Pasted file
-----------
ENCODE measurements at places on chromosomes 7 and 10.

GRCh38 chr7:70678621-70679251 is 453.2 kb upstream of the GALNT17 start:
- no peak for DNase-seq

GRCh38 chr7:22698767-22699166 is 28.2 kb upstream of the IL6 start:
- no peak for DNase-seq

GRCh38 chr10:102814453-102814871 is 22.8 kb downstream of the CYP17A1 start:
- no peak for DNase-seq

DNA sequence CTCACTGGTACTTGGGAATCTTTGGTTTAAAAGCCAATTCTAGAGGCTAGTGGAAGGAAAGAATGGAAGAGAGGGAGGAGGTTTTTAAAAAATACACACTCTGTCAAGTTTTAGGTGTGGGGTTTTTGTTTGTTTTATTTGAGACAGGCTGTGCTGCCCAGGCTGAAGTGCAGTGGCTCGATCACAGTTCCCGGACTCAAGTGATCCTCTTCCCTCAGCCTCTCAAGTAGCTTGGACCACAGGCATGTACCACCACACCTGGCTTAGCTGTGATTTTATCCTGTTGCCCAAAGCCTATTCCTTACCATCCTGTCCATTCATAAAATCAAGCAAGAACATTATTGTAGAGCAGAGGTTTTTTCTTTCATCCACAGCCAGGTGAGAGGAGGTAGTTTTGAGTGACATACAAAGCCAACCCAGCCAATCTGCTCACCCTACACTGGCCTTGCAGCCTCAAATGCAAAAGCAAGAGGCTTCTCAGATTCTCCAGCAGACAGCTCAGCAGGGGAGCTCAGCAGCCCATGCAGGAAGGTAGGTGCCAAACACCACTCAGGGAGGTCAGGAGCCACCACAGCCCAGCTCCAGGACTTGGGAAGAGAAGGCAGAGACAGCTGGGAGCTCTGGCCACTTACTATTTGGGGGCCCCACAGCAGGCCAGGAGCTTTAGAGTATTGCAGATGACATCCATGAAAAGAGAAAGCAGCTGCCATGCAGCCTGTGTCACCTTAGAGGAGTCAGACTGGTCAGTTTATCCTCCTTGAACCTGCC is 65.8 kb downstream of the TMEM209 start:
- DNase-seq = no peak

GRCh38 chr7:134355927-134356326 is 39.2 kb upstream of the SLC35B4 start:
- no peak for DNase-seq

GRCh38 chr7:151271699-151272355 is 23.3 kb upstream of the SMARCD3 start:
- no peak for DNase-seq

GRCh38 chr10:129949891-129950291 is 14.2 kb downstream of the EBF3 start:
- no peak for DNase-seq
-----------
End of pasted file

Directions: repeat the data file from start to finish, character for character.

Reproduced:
ENCODE measurements at places on chromosomes 7 and 10.

GRCh38 chr7:70678621-70679251 is 453.2 kb upstream of the GALNT17 start:
- no peak for DNase-seq

GRCh38 chr7:22698767-22699166 is 28.2 kb upstream of the IL6 start:
- no peak for DNase-seq

GRCh38 chr10:102814453-102814871 is 22.8 kb downstream of the CYP17A1 start:
- no peak for DNase-seq

DNA sequence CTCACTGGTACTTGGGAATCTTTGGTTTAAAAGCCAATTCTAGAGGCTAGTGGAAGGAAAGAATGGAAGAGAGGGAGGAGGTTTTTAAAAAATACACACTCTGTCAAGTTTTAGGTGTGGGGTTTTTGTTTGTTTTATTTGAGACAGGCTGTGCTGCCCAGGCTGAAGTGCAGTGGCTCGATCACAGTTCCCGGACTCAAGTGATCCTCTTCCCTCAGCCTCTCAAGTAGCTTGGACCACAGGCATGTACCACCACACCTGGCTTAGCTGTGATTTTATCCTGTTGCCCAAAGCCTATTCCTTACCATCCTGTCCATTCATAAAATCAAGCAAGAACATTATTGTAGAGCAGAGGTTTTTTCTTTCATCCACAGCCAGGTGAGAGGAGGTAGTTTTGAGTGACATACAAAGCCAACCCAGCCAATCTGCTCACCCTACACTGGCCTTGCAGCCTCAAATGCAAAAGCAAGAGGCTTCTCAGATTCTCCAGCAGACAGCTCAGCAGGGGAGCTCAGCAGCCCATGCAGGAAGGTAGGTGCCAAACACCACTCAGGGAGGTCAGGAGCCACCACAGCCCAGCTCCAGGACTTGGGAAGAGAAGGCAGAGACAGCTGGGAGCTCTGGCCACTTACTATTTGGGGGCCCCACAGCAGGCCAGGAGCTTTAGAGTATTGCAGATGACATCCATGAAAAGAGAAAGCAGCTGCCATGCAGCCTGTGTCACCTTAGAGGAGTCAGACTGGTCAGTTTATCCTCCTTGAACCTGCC is 65.8 kb downstream of the TMEM209 start:
- DNase-seq = no peak

GRCh38 chr7:134355927-134356326 is 39.2 kb upstream of the SLC35B4 start:
- no peak for DNase-seq

GRCh38 chr7:151271699-151272355 is 23.3 kb upstream of the SMARCD3 start:
- no peak for DNase-seq

GRCh38 chr10:129949891-129950291 is 14.2 kb downstream of the EBF3 start:
- no peak for DNase-seq